Demythologizing Pure Land Buddhism

Yasuda Rijin and the Shin Buddhist Tradition

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Paul B. Watt
Pure Land Buddhist Studies
  • Honolulu, HI: 
    University of Hawaii Press
    , January
     2016.
     196 pages.
     $52.00.
     Hardcover.
    ISBN
    9780824856328.
     For other formats: Link to Publisher's Website.

Review

A thirty-nine page introduction by Paul Watt comprises part 1 of Demythologizing Pure Land Buddhism: Yasuda Rijin and the Shin Buddhist Tradition. Here the translator provides an excellent overview of the intellectual and political developments of Jōdo Shinshū (hereafter Shin) Buddhism in Japan. Watt also sketches the lives and projects of Yasuda Rijin (1900-1982) and his contemporaries. In the process, Watt sets up the dynamic tensions inherited by the early twentieth century scholars of the Ōtani (Higashi Honganji) branch of Shin Buddhism. Along with the Kyoto school of philosophy, these thinkers strove to integrate the philosophical and religious ideas of Japan with those of the West. Developing the work of their founder, Kiyozawa Manshi (1863-1903), members of the Ōtani school wanted to explain the everyday relevance they perceived in the writings of the Shin tradition. Challenging their efforts were colorful myths and ancient practices indexing a supernatural Pure Land and physical death as a precondition of birth into such a Pure Land.

Six of Yasuda’s essays are featured in part 2: “The Practical Understanding of Buddhism” (1931); “The Mirror of Nothingness” (1931); “A Name but Not a Name Alone” (1960); “Humans as Bodhisattvas” (1962); “The Homeland of Existence” (1964); and “Fundamental Vow, Fundamental Word” (1972). Grounded in Yogācāra philosophy and Tathāgatagarbha literature, and inspired by Martin Heidegger, Martin Buber, Paul Tillich, and other Western thinkers, Yasuda explores correspondence theory and phenomenology in a Shin Buddhist key. Yasuda characterizes Shin tradition as the history of the Primal Vow, the Tathāgata as all sentient beings, and transmigration as the “manner of existence in which, having lost the self itself, one manifests oneself in everydayness” (91). These interpretations represent an important step in the evolution of Shin Buddhist thought undertaken at the Ōtani school.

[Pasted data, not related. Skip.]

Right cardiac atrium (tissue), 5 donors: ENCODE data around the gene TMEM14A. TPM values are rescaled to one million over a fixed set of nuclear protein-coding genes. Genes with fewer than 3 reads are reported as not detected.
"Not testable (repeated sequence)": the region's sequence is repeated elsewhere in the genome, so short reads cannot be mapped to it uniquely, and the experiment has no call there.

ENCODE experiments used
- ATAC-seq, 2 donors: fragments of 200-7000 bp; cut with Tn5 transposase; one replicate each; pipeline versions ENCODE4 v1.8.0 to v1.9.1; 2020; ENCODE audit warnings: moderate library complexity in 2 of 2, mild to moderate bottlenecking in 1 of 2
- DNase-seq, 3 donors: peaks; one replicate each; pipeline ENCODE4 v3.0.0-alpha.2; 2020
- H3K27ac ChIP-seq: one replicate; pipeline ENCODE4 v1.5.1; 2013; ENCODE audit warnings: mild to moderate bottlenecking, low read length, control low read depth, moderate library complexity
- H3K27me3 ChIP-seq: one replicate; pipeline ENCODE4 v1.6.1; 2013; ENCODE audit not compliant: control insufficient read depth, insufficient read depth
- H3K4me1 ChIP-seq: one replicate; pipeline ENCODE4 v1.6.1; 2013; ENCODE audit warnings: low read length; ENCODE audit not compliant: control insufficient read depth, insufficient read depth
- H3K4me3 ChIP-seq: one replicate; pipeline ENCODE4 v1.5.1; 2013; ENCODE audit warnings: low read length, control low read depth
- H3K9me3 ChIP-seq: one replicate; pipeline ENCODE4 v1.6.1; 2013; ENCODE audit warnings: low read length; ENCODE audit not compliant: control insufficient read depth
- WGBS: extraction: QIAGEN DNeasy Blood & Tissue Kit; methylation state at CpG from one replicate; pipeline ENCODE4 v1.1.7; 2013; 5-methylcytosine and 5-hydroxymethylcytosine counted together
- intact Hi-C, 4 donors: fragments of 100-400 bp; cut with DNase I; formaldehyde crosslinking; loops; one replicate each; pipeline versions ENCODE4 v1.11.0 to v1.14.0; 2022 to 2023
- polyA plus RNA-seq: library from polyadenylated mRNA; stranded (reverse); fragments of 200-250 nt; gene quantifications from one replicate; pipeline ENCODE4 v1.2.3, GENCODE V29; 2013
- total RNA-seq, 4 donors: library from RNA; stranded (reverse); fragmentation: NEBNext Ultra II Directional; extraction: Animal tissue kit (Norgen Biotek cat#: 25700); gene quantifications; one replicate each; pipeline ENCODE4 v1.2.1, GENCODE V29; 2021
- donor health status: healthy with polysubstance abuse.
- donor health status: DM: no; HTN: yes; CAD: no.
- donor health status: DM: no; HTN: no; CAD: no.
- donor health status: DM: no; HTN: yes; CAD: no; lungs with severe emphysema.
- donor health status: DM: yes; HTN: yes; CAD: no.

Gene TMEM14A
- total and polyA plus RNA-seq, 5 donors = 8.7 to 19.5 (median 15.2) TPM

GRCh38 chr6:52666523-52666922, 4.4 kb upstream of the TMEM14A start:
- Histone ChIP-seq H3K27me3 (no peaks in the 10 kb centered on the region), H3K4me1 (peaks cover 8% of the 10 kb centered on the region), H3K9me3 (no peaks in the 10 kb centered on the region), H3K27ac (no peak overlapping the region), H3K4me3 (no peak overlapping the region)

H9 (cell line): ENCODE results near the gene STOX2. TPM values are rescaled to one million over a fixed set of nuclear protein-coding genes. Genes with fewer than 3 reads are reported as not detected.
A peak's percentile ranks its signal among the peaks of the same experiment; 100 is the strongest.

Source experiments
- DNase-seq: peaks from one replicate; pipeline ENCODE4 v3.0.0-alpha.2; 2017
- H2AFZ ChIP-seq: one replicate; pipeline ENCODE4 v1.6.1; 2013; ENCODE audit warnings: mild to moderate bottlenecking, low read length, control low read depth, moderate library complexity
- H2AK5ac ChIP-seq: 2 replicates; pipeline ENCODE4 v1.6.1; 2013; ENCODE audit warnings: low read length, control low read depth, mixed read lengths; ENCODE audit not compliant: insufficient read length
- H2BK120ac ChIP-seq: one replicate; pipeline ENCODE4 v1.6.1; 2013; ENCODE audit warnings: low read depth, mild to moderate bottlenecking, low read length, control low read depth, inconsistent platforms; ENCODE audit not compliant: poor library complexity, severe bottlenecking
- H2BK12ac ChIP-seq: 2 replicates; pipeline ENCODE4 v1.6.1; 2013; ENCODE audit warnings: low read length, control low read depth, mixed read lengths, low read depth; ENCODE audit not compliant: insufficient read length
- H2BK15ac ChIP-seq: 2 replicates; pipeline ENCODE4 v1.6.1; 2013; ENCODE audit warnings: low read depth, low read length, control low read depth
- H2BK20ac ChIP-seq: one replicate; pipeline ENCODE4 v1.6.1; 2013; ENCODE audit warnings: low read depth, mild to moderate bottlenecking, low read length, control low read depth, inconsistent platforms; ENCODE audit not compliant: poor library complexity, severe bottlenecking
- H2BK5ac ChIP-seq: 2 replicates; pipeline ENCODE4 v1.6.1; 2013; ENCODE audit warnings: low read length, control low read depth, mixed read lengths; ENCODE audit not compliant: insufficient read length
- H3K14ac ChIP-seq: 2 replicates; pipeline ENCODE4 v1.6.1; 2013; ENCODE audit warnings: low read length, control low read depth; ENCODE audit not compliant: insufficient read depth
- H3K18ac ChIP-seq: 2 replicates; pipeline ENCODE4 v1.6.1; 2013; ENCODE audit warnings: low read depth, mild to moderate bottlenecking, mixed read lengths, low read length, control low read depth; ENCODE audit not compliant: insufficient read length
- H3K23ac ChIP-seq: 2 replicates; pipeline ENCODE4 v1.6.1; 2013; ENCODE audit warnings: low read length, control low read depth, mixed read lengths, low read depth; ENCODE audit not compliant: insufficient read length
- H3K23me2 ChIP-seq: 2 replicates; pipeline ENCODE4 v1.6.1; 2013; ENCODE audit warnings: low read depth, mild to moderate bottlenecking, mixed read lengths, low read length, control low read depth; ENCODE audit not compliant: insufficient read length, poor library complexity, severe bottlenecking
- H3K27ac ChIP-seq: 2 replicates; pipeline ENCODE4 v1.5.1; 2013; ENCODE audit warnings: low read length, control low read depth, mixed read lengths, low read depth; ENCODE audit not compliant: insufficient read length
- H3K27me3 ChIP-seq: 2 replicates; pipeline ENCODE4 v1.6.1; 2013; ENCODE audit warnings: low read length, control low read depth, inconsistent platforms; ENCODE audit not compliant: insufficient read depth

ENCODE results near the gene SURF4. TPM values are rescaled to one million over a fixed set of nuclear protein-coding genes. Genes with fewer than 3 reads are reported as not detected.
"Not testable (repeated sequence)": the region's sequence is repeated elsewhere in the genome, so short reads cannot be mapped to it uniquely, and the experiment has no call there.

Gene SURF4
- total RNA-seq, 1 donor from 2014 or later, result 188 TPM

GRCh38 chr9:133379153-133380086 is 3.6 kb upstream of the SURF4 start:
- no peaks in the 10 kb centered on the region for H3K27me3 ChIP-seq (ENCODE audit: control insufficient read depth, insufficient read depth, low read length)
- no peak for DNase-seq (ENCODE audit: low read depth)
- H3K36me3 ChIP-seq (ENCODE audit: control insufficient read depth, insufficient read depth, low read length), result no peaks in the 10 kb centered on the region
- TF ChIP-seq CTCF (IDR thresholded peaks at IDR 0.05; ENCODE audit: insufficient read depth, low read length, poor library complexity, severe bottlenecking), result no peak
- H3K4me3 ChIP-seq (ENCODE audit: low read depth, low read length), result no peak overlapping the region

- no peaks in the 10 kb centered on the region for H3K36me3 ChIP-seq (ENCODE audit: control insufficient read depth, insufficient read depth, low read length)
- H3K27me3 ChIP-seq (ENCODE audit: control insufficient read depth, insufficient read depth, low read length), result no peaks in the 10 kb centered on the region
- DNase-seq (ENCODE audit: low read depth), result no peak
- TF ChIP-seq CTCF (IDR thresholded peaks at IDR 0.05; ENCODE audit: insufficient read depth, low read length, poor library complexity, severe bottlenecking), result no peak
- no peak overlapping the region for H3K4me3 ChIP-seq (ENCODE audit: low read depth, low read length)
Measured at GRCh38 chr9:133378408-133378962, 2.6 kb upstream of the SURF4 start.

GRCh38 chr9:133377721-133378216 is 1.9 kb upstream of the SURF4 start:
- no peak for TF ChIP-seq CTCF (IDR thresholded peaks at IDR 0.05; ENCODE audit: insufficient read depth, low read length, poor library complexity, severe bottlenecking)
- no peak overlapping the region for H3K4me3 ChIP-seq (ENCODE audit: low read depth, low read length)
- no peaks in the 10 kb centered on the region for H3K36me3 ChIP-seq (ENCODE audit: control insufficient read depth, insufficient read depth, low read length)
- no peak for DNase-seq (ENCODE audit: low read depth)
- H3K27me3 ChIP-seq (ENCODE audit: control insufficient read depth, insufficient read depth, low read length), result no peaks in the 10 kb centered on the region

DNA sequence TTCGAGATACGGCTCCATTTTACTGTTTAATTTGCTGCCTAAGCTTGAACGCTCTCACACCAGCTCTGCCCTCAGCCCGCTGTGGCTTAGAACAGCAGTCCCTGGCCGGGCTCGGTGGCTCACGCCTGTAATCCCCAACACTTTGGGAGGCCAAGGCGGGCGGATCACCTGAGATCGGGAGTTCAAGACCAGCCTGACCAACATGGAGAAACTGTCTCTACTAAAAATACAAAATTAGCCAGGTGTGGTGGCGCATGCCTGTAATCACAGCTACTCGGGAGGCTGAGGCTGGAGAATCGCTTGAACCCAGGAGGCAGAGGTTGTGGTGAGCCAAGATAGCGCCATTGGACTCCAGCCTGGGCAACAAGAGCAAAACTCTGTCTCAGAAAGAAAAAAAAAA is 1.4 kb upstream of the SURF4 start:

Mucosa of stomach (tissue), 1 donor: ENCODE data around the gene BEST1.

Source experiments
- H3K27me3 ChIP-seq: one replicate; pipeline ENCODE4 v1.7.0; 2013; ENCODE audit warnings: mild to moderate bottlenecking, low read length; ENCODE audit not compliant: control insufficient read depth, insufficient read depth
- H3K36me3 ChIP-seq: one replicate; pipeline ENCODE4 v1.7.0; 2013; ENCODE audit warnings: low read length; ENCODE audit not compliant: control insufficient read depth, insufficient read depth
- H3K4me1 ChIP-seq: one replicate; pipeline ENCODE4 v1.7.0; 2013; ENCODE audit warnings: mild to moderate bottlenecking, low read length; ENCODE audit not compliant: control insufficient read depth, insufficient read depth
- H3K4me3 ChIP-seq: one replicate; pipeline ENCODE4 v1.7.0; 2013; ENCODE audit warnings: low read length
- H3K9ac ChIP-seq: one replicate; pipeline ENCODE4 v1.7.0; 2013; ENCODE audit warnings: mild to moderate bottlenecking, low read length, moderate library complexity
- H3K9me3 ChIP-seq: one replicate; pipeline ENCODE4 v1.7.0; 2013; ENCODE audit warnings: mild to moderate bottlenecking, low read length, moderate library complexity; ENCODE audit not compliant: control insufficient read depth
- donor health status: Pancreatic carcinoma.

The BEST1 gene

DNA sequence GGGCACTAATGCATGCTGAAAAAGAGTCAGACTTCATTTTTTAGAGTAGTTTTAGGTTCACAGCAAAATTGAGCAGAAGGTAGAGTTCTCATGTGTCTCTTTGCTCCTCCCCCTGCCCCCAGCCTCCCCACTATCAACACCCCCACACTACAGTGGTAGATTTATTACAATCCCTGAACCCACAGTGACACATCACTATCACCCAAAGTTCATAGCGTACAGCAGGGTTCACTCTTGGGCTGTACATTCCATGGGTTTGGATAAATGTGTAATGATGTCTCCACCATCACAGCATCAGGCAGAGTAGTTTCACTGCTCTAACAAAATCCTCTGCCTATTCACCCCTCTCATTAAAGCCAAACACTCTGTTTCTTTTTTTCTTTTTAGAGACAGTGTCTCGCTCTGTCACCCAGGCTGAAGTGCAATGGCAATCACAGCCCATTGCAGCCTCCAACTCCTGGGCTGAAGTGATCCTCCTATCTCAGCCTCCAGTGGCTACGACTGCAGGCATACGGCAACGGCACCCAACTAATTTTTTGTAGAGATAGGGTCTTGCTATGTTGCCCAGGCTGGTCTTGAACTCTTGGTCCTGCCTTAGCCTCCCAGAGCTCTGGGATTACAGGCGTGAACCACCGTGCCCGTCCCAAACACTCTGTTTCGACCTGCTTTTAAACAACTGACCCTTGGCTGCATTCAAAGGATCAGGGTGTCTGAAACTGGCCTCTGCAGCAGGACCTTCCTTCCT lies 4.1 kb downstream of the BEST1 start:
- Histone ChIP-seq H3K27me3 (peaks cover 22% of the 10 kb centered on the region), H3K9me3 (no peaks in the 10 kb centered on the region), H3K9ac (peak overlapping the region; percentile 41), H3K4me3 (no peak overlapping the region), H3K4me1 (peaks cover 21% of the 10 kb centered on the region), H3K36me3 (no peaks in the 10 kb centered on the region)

Distancing themselves from supernaturalism, and inspired to various extents by their encounters with Eastern nondual wisdom traditions, Western philosophers from the late seventeenth to the early twentieth centuries embraced rationalism and constructed the ontotheologies and grand philosophical architectonics of the early modern, Enlightenment, phenomenological, and existentialist schools. Against this background of systematic philosophy Yasuda attempts to rehabilitate Shin doctrine. Yasuda posits an “eternal and present” (50) principle—the “One Dharma Principle” (ippokku)—supposedly laying at the heart of Buddhism. Yasuda adopts this term from Vasubandhu, develops it under the influence of a constellation of concepts that includes Kiyozawa’s “absolute infinity” (zettai mugen), and expresses it in various ways throughout his text. In “The Homeland of Existence,” Yasuda’s One Dharma Principle is expressed as “the religious mind,” a term he touts almost forty times. In “Fundamental Vow, Fundamental Word,” the One Dharma Principle takes on the form of the Tathāgata’s Primal Vow, “the transcendent foundation of all worlds…[and] human beings” (120). Not surprisingly, this cataphatic principle leaves Yasuda facing a host of difficult antinomies to pick through. In the earliest essays of the collection, “The Practical Understanding of Buddhism” and “The Mirror of Nothingness,” Yasuda sets up the problem of historical and cultural contingencies surrounding the One Dharma Principle. “There cannot be an unconditioned Dharma apart from the conditioned” (52). In the cosmology resulting from Yasuda’s One Dharma Principle we find the sum of the Name (Namu Amida Butsu) plus the practitioner equated with reality in toto. However, “if one takes the name as object—in other words, if one substantiates the name—the world that one experiences is the defiled land” (83). Yasuda resolves this tension in “A Name but Not a Name Alone” with some help from Buber: “The name of the Primal Vow…indicates the relationship of I and Thou, not the existence of something” (86). Here, and at other points in his writings, the complexities of Yasuda’s project give way to the central concern of living an authentically human life.

Yasuda’s focus in the selected essays drifts back and forth between a somewhat difficult ontology and a refreshingly original psychology, and the Shin master is at his best when dealing with Buddhist psychology in phenomenological terms. Here we find a Shin mind fully aware of the impossible predicament of being incapable of awakening itself from sources of distress and delusion, and yet, inconceivably, being also fully settled. “Consciousness is incomprehensible to itself. By realizing that, at that point, consciousness becomes at ease” (81). Yasuda treats traditional Buddhist concepts such as karma, the ālaya-vijñāna (storehouse consciousness), and ignorance as positive elements in a process of individuation. There is a distinct texture to these internal experiences, rich descriptions of which may prove to be Yasuda’s most enduring contribution to the Shin Buddhist tradition.

About the Reviewer(s): 

David Belcheff is Adjunct Professor at Glendale Community College.

Date of Review: 
February 3, 2017

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